I am not in a position to do that, as the Deputy well knows. I agree with him that transport for rural Ireland should not be left to market forces only and it is not. That is why the Minister, Deputy Ross, has pointed out, as I have on many occasions, that the National Transport Authority, NTA, is quite prepared to take up any slack for public transport connectivity between areas that are affected by the dispute between Bus Éireann and the unions. The matter the Deputy mentioned of Clonmel is one of three that have been referred to but there are no decisions taken about any of this because until the dispute is settled nothing is decided. The chief executive pointed out options, hard though they are, and that is why it is important that people go back into the Workplace Relations Commission, WRC, and use that experience, capacity and facility to bring about a solution and a conclusion to this.

The Deputy asked an omnibus question about the Thurles bypass, the N24 and the south Tipperary hospital and everything else in between and he expects me to answer in the positive here today for him.

It has been 20 years.

For the sake of his constituents, the Deputy will be aware there is a capital review programme about to be carried out on major infrastructure during the course of the year which should be completed by mid-year. The Minister for Public Expenditure and Reform will look carefully at the ongoing public consultation in that regard at the moment. As I said to Deputy Martin, the European Investment Bank has opened its office here which will allow for major pieces of infrastructure where an income stream might come from them in order for those pieces of infrastructure to be dealt with separately from central Exchequer. I cannot speak for the outcome of the capital review but it is under way.

Last week, Deputy Lowry raised the question of the South Tipperary General Hospital including Our Lady's in Cashel. Those particular problems have been mentioned by the Minister, Deputy Harris. He has been there and wants to address the capacity issues as well as ensuring Our Lady's in Cashel is utilised. I understand a mini-tender will be done in the coming weeks to request proposals for temporary accommodation in Tipperary. The HSE has already been asked to make maximum use of the Cashel campus and is considering every option to support south Tipperary with community and primary care services. The Deputy does not have a definitive answer here but he has an opportunity to work, in terms of the capital review, on the issues and to advise people to go back into the WRC to see whether we can settle this dispute between Bus Éireann and the unions.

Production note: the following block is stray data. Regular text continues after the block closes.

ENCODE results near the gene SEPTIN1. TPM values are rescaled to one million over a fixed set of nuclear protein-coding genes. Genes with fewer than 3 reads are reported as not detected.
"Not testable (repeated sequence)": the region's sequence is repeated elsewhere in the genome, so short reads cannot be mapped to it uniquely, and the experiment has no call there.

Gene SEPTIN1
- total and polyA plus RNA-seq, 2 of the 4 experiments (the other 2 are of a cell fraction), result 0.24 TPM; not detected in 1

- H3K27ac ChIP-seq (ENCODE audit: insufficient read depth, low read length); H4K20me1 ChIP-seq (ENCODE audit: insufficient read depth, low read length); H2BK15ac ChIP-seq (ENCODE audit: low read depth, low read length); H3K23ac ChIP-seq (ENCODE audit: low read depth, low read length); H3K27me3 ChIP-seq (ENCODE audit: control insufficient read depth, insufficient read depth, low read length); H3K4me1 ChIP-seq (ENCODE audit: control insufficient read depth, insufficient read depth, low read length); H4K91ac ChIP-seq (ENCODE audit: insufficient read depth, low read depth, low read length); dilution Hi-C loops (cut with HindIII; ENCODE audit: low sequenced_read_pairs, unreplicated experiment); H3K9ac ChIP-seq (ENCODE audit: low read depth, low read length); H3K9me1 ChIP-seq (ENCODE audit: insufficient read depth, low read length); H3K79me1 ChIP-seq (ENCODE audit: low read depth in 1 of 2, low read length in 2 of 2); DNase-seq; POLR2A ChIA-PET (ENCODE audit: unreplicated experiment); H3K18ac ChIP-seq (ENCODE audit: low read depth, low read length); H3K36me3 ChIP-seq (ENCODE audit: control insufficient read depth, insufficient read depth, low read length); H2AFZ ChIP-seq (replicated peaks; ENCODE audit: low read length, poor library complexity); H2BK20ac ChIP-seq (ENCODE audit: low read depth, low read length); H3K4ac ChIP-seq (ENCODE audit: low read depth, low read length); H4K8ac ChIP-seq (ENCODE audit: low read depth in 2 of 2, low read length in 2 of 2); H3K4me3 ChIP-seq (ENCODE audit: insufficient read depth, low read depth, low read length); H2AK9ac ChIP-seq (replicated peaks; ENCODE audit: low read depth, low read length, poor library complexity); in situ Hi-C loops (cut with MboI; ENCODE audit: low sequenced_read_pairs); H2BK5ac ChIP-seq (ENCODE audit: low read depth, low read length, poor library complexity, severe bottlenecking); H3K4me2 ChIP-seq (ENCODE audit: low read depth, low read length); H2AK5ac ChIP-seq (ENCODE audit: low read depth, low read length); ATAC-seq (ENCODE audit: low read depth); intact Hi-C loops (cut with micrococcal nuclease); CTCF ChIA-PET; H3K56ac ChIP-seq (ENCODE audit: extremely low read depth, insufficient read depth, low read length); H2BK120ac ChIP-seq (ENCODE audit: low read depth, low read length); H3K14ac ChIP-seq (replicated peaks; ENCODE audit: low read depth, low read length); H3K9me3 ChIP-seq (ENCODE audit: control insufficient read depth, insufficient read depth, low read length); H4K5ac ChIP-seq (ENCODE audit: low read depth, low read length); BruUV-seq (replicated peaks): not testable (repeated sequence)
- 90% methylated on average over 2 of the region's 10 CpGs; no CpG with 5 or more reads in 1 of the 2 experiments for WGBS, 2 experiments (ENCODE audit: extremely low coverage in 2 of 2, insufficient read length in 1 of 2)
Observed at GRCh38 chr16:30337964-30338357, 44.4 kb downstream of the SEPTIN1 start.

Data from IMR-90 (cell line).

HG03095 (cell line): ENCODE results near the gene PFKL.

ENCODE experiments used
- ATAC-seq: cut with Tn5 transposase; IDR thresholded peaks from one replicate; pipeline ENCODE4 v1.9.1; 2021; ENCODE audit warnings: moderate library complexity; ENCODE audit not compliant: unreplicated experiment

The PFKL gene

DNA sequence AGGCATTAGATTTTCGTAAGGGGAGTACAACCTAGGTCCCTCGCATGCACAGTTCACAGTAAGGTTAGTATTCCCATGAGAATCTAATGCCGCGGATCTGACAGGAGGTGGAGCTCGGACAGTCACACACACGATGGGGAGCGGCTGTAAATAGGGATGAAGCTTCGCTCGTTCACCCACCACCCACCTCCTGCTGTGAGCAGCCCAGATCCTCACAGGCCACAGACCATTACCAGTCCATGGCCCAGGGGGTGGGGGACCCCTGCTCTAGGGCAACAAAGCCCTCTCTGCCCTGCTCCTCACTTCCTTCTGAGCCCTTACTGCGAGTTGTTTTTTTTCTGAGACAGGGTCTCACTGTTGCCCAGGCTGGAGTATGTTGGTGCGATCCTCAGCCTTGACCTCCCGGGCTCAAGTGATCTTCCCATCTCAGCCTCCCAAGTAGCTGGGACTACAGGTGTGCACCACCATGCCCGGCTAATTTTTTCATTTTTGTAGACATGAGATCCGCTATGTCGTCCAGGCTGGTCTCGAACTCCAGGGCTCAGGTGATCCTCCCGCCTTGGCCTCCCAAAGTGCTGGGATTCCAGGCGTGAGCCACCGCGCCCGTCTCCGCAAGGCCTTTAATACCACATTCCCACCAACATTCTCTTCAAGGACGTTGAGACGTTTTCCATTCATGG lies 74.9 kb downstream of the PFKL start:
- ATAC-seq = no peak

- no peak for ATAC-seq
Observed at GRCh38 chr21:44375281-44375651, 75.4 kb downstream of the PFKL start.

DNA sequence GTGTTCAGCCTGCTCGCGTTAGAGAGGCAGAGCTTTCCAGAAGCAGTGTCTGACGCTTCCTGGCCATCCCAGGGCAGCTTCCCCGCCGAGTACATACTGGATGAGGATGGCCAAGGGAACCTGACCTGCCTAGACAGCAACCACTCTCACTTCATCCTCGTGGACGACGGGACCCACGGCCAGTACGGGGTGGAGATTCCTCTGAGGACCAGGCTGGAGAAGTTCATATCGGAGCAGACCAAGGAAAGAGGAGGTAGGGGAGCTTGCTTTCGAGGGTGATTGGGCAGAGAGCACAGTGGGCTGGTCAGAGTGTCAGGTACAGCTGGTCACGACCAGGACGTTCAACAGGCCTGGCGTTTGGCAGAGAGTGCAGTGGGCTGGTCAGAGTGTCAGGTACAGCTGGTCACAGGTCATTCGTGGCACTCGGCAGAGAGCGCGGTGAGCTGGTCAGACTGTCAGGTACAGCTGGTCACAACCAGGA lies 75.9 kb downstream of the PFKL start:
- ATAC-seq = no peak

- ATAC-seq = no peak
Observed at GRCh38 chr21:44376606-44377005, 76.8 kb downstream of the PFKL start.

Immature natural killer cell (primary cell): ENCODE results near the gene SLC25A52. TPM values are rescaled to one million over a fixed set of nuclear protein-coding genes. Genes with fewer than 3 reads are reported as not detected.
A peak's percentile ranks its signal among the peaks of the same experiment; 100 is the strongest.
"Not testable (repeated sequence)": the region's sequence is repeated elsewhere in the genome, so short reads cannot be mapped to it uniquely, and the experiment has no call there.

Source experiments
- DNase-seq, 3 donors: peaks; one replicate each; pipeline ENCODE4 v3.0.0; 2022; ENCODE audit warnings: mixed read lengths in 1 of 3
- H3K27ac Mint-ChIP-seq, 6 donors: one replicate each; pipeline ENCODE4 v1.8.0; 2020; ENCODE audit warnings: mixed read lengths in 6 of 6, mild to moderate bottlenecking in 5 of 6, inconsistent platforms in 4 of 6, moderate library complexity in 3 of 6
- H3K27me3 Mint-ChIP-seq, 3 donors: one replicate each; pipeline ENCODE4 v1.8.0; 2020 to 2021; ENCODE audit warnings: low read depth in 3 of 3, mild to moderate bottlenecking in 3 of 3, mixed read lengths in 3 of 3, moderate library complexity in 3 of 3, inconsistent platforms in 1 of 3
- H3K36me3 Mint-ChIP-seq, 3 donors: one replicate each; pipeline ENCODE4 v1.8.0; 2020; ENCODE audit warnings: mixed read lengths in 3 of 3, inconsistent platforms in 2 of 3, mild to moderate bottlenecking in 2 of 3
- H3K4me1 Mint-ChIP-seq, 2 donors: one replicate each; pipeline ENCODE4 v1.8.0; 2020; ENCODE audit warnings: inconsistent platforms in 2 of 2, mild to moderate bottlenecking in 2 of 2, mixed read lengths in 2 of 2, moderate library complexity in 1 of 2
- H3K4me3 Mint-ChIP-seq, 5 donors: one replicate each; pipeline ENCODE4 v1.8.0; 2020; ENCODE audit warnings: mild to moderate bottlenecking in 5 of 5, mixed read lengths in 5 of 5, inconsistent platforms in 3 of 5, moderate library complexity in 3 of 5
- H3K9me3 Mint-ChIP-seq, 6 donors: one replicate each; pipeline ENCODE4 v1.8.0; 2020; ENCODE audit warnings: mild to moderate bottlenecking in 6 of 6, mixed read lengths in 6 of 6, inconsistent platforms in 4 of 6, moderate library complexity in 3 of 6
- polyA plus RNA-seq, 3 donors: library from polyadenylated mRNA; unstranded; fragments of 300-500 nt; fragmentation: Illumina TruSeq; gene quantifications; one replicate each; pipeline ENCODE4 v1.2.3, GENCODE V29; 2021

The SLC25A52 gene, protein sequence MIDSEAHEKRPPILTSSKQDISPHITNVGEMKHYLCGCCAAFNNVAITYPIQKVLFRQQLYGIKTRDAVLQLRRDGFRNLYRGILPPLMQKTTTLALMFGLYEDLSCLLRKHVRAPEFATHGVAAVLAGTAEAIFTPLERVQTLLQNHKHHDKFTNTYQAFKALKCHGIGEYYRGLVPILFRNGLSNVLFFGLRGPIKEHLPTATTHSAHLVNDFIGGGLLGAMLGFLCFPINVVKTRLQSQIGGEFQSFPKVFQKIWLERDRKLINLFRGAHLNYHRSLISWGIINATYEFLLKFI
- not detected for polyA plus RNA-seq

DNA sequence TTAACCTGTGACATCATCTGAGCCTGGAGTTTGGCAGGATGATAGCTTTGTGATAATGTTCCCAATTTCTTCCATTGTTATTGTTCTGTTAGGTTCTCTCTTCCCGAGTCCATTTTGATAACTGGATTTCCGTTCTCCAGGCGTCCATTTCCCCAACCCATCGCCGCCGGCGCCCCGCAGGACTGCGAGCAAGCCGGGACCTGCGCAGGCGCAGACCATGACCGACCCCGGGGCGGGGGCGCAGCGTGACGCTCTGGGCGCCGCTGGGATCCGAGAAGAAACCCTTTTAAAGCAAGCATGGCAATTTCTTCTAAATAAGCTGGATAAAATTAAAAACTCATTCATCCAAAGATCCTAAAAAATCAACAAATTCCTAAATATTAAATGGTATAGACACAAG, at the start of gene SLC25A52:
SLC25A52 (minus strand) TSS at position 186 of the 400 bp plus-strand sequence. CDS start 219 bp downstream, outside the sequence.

The Deputy mentioned Ballybrophy and a few other things about Iarnród Éireann. He obviously wants the entire budget to be shifted down to Tipperary.

It takes a lot of money, as the Taoiseach well knows.

It will not happen today but the Deputy has to work on his proposals to advance it piece by piece.

It sounds very much like "live horse and you'll get grass". We have been waiting for 20 years for both the N24 upgrade and the Thurles bypass. The Taoiseach's Government and the previous Government starved public transport and road budgets. The road budgets fell between 2007 and 2015 by €1.722 billion. The State subvention to CIE was slashed by €132 million, from €321 million in 2008 to €189 million in 2015. The State subvention to Bus Éireann is down €16.3 million from €49.4 million to €33.1 million. The free travel contribution from the Department of Social Protection is completely inadequate. It has been capped for years despite increased numbers and the fact that 30% of Bus Éireann's passengers are availing of free travel.

In June 2016, the Taoiseach wrote to the President of the European Commission, Jean-Claude Juncker, seeking permission to borrow money for infrastructural works. He said at the time that investment in infrastructure in Ireland was "at its lowest level for many years, and also represents the lowest level of any member state at present". He got no reply, or none that we heard of, but Italy recently told the President Juncker it will borrow money with or without his permission. I ask the Taoiseach to do likewise. Will he reassert Irish sovereignty and put the right of the Irish people to proper transport infrastructure, and other capital investment such as housing, before the EU and EU diktats?

I had a meeting this morning with Commissioner Timmermans about a range of issues that are about to come up and one of those is the investment capacity for countries throughout Europe to invest in major pieces of infrastructure to improve facilities, provide employment and boost output and growth. I wrote to President Juncker because there was a blockage in the system in terms of the way EUROSTAT was treating the development of and proposals for infrastructure and the European Commission, and we sorted that out. Clearly, there has been a big improvement in the capacity of countries to borrow for infrastructural projects. As I said, the European Investment Bank has opened an office in Dublin which is now open for proposals from local authorities, Government agencies and so on. I hope there will be a big improvement in that in the time ahead.

It is not true to say that the State has neglected everything here. There are some major roads projects going on around the country including the Gort-Tuam project involving €600 million and others that are currently in train.

They are not happening down in Tipperary. We have wanted them for 20 years.

The Deputy mentioned the N24 and the Thurles bypass. They are not alone in their difficulties. A man in Cork said to me at the Brexit meeting last week that he found me guilty of clogging up the roads with people going to work.

A Deputy

Is this a real man?

Did the Taoiseach see the boys of Fairhill?

That concludes Leaders' Questions.